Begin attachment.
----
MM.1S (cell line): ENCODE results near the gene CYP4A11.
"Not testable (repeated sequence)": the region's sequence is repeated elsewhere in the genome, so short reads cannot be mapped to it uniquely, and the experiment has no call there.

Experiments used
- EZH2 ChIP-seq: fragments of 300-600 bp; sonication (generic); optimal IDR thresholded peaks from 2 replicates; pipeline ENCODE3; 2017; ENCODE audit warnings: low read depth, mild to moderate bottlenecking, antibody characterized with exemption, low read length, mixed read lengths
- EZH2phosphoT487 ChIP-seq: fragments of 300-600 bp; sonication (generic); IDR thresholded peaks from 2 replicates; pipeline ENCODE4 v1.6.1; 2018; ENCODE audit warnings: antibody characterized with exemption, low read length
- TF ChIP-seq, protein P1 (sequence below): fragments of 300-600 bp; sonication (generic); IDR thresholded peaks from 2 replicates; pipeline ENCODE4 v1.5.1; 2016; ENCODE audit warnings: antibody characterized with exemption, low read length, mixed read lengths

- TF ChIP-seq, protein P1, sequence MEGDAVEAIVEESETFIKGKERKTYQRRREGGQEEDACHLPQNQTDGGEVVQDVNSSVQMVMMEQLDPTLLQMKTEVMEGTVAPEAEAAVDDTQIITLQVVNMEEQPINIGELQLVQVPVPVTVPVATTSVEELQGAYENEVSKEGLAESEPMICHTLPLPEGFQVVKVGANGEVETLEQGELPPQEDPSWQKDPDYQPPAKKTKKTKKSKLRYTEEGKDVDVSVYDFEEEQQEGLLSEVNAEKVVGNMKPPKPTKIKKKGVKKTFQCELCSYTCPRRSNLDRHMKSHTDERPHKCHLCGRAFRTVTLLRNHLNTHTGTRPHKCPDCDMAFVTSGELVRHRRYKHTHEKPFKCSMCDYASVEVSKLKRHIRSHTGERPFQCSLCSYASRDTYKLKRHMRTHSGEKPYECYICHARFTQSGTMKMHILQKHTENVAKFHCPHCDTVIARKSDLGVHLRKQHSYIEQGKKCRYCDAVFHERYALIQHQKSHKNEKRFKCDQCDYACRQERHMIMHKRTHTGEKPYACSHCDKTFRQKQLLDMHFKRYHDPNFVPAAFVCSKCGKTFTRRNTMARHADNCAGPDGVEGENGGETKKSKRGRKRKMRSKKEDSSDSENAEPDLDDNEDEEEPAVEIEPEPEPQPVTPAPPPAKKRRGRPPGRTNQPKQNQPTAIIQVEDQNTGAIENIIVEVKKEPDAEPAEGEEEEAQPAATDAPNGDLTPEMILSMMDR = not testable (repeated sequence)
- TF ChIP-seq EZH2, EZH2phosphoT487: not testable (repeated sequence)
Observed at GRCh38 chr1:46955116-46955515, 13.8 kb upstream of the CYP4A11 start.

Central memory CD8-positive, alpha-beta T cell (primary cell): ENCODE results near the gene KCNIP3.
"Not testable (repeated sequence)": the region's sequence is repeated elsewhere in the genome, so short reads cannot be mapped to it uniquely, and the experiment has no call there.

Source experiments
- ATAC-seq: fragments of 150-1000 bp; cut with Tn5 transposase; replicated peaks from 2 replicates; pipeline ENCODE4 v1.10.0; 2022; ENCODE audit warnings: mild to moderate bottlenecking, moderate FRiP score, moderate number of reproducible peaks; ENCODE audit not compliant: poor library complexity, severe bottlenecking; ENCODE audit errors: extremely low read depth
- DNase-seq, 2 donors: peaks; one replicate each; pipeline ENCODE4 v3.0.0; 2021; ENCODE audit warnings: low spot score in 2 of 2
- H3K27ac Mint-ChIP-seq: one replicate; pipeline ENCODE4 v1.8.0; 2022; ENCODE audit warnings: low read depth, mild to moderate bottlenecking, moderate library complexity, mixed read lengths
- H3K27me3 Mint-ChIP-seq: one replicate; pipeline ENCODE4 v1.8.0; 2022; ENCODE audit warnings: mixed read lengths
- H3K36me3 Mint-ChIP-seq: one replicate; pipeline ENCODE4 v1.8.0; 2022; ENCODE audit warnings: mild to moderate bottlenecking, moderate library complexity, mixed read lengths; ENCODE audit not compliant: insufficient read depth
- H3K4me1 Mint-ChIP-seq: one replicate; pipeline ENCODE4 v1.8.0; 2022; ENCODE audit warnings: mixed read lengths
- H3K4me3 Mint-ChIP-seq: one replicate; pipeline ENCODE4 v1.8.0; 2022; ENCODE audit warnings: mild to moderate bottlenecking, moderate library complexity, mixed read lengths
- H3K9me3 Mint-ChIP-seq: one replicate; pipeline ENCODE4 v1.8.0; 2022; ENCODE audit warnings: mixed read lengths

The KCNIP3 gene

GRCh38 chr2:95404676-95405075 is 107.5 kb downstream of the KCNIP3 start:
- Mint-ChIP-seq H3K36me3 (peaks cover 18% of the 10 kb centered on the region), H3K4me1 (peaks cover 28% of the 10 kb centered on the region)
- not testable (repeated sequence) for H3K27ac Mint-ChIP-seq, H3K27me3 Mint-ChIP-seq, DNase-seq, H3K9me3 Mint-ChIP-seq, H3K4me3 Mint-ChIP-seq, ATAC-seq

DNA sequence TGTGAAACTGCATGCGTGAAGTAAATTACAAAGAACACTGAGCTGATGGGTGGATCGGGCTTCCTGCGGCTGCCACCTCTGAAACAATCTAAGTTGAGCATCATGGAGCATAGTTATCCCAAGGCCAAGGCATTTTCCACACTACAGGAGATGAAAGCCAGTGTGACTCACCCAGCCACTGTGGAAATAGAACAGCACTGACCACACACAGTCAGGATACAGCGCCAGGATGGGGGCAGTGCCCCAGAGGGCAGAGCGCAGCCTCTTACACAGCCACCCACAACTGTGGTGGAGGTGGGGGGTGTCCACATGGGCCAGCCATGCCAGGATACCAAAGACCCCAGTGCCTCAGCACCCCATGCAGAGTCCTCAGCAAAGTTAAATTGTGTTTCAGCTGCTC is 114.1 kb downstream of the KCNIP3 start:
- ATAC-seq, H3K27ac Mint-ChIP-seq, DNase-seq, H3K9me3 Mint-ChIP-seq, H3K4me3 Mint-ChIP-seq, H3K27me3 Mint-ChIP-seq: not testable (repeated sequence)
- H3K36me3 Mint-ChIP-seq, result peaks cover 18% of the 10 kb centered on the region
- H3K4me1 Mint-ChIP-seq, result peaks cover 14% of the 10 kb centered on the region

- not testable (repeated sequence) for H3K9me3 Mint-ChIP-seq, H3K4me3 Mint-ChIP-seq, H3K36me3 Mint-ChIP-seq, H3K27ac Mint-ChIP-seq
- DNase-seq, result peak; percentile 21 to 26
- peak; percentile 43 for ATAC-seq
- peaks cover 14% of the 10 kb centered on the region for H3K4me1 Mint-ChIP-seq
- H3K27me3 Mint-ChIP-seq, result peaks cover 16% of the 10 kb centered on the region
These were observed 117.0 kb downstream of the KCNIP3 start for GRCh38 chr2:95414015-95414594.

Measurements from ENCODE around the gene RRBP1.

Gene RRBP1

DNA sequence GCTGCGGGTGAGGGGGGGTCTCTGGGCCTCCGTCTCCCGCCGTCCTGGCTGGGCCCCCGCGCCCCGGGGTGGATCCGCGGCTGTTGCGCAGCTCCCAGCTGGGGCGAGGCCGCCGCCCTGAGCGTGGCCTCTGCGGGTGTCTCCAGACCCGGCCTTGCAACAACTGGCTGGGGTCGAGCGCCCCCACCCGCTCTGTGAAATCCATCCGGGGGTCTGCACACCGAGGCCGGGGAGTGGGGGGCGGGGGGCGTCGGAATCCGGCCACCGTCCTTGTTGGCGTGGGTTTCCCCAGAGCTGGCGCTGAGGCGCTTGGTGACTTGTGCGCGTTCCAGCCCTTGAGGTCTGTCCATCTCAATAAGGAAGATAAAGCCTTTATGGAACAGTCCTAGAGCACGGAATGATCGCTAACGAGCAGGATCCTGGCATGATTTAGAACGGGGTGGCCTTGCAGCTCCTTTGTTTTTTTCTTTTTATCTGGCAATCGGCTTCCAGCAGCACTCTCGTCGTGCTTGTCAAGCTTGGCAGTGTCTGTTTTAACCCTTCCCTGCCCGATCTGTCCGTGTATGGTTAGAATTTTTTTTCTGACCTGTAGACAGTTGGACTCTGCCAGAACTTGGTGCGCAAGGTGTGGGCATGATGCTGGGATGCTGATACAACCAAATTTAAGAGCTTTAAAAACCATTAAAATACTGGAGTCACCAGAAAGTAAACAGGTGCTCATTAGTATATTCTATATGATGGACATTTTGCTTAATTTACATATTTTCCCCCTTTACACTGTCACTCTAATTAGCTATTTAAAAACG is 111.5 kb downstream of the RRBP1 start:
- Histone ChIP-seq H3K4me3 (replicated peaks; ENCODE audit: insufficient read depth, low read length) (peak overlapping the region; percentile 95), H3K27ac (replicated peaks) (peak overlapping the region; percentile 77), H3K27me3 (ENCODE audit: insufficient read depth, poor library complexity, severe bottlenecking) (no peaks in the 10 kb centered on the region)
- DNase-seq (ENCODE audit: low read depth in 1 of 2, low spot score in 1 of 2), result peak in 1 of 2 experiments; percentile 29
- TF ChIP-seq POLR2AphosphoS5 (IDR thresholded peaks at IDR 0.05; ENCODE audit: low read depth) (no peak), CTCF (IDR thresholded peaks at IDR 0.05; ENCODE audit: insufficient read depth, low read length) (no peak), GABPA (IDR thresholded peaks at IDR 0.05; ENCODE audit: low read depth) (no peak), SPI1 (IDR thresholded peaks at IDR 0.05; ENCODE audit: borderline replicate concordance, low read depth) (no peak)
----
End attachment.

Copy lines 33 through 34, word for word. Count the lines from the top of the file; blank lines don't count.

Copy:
- H3K27me3 Mint-ChIP-seq, result peaks cover 16% of the 10 kb centered on the region
These were observed 117.0 kb downstream of the KCNIP3 start for GRCh38 chr2:95414015-95414594.